Aish el saraya

30 min.
Aish el Saraya is an ideal dessert to serve at the end of an iftar meal. In it, tender, creamy layers of enriched, sweetened bread and cream come together to create a rich, mouth-wateringly tasty dish. Baked to golden perfection and sprinkled with ground pistachios, this bread pudding-like treat looks enticing and tastes amazing. Fortunately, it is very simple to make! Use our easy Aish el Saraya recipe this Ramadan to make a traditional and delicious dessert in a baked version.


4 portions


Cream Mixture:



  • Caramel:

  • Cream Mixture:

  • Assemble the dish:


If you do not have any toast in the pantry, other types of bread like white bread, sandwich bread, brioche bread, or even rusks may also be used for aish el saraya. Since the bread is enriched with melted butter and flavoured with sweet milk, there is no need to use freshly baked or just bought bread. Rather, you can use toast or bread that seems to have somewhat passed its prime. As such, this aish el saraya recipe can be a delicious and practical way for you to use stale bread rather than simply tossing it.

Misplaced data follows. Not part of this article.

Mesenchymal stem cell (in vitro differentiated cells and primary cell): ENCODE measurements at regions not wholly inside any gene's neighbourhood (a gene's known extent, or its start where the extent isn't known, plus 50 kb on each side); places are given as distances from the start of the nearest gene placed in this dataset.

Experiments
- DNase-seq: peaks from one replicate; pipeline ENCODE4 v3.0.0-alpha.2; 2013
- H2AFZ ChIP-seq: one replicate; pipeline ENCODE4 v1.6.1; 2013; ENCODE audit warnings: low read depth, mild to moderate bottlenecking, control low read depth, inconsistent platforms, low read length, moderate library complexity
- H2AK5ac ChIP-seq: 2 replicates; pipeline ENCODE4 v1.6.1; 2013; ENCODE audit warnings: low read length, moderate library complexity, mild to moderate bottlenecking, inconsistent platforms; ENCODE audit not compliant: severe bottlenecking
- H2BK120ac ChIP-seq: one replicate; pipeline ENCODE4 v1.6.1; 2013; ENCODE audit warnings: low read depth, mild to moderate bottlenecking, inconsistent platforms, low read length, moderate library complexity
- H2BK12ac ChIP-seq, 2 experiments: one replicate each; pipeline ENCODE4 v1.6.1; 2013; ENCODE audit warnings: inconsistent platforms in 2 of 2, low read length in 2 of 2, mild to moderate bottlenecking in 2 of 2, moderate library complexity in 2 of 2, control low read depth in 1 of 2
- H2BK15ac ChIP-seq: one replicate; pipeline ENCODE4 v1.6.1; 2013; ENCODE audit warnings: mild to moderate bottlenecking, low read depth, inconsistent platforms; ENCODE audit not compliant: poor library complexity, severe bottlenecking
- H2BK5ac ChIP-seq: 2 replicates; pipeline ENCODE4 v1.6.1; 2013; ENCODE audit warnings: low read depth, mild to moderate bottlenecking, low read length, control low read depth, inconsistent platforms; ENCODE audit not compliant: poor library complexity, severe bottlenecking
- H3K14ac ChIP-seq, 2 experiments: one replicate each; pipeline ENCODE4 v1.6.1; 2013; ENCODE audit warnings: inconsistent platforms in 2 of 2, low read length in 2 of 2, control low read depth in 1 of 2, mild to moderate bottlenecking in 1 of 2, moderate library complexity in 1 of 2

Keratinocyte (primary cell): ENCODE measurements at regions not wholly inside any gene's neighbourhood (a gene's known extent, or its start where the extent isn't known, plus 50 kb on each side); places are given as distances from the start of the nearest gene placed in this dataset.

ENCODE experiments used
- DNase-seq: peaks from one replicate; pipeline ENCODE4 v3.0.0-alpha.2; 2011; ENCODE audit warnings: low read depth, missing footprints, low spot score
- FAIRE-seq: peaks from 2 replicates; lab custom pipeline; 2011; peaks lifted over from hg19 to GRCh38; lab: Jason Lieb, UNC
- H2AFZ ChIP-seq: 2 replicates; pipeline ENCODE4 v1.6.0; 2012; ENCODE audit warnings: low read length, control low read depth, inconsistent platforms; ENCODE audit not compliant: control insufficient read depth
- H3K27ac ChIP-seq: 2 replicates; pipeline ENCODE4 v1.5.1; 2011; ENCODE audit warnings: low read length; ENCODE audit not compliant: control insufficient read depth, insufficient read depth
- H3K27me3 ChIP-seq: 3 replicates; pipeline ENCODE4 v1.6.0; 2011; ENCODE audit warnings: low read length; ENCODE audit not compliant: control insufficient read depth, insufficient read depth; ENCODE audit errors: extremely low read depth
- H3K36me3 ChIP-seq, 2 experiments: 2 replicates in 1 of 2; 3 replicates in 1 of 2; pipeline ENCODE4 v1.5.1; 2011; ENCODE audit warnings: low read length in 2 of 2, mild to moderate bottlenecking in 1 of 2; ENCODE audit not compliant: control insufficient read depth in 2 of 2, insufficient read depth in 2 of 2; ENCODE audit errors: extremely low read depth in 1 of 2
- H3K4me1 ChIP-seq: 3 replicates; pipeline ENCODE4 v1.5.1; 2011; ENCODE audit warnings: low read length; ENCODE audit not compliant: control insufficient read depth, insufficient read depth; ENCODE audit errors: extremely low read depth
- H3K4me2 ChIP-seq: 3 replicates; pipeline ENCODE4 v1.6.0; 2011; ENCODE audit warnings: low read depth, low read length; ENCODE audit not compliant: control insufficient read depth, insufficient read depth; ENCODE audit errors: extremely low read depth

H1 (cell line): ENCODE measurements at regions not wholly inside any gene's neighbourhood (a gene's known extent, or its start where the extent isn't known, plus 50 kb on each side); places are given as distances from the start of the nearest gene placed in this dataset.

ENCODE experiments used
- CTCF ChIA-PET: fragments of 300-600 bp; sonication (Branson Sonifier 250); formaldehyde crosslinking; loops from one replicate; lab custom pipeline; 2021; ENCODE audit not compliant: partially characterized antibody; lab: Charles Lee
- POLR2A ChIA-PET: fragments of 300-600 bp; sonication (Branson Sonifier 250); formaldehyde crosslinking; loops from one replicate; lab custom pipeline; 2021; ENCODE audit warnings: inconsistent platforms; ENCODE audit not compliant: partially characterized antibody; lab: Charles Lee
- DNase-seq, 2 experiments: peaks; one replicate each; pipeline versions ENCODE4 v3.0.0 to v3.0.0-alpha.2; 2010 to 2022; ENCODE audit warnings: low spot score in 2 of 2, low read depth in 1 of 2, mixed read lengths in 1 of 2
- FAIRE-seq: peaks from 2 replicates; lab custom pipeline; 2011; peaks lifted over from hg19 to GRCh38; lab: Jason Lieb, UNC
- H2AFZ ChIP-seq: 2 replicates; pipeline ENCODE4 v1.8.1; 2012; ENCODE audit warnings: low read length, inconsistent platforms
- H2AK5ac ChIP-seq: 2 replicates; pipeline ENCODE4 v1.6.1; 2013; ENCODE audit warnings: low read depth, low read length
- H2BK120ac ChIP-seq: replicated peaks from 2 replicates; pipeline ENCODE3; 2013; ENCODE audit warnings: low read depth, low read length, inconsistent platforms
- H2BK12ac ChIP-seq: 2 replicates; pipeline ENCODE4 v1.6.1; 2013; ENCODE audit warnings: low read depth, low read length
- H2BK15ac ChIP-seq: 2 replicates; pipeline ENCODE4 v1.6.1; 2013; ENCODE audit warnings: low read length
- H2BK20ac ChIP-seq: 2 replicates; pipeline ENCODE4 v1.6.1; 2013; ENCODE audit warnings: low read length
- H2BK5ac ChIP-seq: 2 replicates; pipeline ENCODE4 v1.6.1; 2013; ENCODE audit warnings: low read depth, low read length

Questions about aish el saraya

Making a tasty and traditional Ramadan dessert is incredibly easy with our recipe for aish el saraya. To learn more about this delicious dessert, read our answers to the most frequently asked questions below.
What is aish el saraya?

Aish el saraya, or 'palace bread', is so named because it turns a humble ingredient like bread into a dessert worthy of royalty. The bread pudding-like dessert, which is popular across much of the Middle East, features layers of sweetened and spiced bread and simple cream or ashta cream. The white bread is enriched with melted butter and flavoured with a thick milk mixture that usually has aromatic ingredients like cardamom, rosewater, and semolina in it. Aish el saraya, which may be served either baked or unbaked, is most often garnished with decorative, green pistachios.

How to make aish el saraya?